Can my community group apply for funding from Predator Free 2050 Limited?
September 5, 2018 2:44 pm
Predator Free 2050 Limited looks to fund large scale predator control projects, usually over several thousands of hectares and with potential to be scaled up further.
These are sought through expressions of interest and request for proposal processes and currently fourteen criteria are used to assess them.
Projects to date are being delivered by specially formed charitable trusts or companies with five-year operational budgets of between around $3m and $50m.
Predator Free 2050 Limited requires co-funding of at least 2 to 1 so having strong council, philanthropic and landowner support for projects is essential.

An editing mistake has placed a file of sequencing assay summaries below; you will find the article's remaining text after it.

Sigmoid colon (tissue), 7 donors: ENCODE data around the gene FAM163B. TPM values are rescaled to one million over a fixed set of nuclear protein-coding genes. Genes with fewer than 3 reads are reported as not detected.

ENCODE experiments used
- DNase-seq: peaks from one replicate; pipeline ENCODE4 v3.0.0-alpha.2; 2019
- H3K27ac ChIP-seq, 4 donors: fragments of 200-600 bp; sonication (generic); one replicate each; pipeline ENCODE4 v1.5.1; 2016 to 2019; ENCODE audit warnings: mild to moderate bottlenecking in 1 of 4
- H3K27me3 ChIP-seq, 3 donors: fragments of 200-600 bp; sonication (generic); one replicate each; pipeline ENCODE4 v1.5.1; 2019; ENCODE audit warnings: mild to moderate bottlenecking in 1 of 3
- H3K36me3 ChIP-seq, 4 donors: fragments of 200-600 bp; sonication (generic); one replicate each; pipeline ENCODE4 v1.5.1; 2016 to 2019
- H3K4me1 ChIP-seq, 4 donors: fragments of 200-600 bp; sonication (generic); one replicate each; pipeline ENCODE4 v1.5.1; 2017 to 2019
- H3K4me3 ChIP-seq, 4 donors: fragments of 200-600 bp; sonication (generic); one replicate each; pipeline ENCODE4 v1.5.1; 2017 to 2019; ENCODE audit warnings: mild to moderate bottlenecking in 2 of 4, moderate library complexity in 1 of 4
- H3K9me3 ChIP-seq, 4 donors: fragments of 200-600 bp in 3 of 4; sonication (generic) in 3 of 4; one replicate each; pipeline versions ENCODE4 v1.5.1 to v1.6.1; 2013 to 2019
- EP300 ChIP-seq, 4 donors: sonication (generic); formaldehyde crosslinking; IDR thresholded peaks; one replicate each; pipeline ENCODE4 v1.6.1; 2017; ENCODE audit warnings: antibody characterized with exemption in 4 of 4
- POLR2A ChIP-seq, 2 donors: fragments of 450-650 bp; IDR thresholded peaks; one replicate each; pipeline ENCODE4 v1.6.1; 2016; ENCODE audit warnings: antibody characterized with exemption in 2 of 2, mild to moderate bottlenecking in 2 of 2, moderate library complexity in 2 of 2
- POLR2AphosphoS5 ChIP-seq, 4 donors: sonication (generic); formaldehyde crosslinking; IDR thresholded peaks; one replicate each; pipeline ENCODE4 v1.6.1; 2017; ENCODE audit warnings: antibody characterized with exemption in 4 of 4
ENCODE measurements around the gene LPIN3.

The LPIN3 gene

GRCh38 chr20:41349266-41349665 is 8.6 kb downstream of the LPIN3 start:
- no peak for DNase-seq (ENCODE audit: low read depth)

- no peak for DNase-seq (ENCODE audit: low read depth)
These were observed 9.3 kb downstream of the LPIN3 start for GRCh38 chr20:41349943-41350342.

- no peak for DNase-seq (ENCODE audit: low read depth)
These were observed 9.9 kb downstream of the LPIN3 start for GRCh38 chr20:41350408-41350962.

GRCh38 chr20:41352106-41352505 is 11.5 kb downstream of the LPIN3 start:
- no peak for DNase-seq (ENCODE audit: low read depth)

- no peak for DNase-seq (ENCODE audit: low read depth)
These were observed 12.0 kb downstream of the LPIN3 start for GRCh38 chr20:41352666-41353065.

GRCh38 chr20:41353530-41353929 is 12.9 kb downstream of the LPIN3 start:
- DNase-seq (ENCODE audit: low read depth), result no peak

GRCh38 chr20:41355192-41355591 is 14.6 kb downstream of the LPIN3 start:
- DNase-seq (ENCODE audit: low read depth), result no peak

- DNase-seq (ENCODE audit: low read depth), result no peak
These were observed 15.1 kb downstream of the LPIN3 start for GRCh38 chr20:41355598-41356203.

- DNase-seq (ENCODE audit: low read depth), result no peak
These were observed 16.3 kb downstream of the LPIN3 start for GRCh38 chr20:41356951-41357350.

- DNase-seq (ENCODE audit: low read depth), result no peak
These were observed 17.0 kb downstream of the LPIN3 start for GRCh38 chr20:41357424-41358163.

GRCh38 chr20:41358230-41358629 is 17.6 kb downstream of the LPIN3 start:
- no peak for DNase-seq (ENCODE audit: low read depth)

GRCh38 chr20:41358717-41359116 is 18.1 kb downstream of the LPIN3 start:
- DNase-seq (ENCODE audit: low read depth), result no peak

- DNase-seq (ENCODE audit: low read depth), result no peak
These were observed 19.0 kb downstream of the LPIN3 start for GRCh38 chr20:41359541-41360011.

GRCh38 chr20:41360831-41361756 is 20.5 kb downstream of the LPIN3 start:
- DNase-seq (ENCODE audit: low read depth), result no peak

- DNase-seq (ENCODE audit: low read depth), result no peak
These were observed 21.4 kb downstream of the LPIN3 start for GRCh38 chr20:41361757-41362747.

There are various funding sources for community groups and landowners listed here.
The DOC Community Fund made available a one-off $1 million for established community conservation hubs in 2020. This funding was for established hubs to build the capability and capacity of community conservation groups.
Successful projects often build on the efforts of community groups, DOC, OSPRI, councils and landowners over many years.
For example, the Predator Free Dunedin project was catalysed through a memorandum of understanding between 20 conservation related agencies and groups, enabling them to work together on a Predator Free 2050 plan.
Waiheke’s proposal was developed by the Waiheke Collective, helping ensure broad community connections and support for their plan.